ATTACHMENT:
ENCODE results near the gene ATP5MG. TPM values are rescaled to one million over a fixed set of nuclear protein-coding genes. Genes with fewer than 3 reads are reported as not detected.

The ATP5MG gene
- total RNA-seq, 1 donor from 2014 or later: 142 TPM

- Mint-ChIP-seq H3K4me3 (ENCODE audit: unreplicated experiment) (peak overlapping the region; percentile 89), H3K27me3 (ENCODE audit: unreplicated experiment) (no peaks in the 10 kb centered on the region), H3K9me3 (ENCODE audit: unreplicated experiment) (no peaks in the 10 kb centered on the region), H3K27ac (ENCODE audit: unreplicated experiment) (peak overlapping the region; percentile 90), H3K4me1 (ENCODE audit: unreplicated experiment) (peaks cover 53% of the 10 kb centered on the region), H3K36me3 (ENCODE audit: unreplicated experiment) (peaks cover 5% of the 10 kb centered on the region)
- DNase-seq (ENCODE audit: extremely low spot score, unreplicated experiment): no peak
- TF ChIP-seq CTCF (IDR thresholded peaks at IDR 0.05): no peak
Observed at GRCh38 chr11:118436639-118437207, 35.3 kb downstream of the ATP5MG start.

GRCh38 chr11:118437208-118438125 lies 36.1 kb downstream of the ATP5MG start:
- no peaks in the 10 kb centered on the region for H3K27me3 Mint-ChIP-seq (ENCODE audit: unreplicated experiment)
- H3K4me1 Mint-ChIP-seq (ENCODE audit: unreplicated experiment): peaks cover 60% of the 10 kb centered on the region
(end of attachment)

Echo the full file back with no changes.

ENCODE results near the gene ATP5MG. TPM values are rescaled to one million over a fixed set of nuclear protein-coding genes. Genes with fewer than 3 reads are reported as not detected.

The ATP5MG gene
- total RNA-seq, 1 donor from 2014 or later: 142 TPM

- Mint-ChIP-seq H3K4me3 (ENCODE audit: unreplicated experiment) (peak overlapping the region; percentile 89), H3K27me3 (ENCODE audit: unreplicated experiment) (no peaks in the 10 kb centered on the region), H3K9me3 (ENCODE audit: unreplicated experiment) (no peaks in the 10 kb centered on the region), H3K27ac (ENCODE audit: unreplicated experiment) (peak overlapping the region; percentile 90), H3K4me1 (ENCODE audit: unreplicated experiment) (peaks cover 53% of the 10 kb centered on the region), H3K36me3 (ENCODE audit: unreplicated experiment) (peaks cover 5% of the 10 kb centered on the region)
- DNase-seq (ENCODE audit: extremely low spot score, unreplicated experiment): no peak
- TF ChIP-seq CTCF (IDR thresholded peaks at IDR 0.05): no peak
Observed at GRCh38 chr11:118436639-118437207, 35.3 kb downstream of the ATP5MG start.

GRCh38 chr11:118437208-118438125 lies 36.1 kb downstream of the ATP5MG start:
- no peaks in the 10 kb centered on the region for H3K27me3 Mint-ChIP-seq (ENCODE audit: unreplicated experiment)
- H3K4me1 Mint-ChIP-seq (ENCODE audit: unreplicated experiment): peaks cover 60% of the 10 kb centered on the region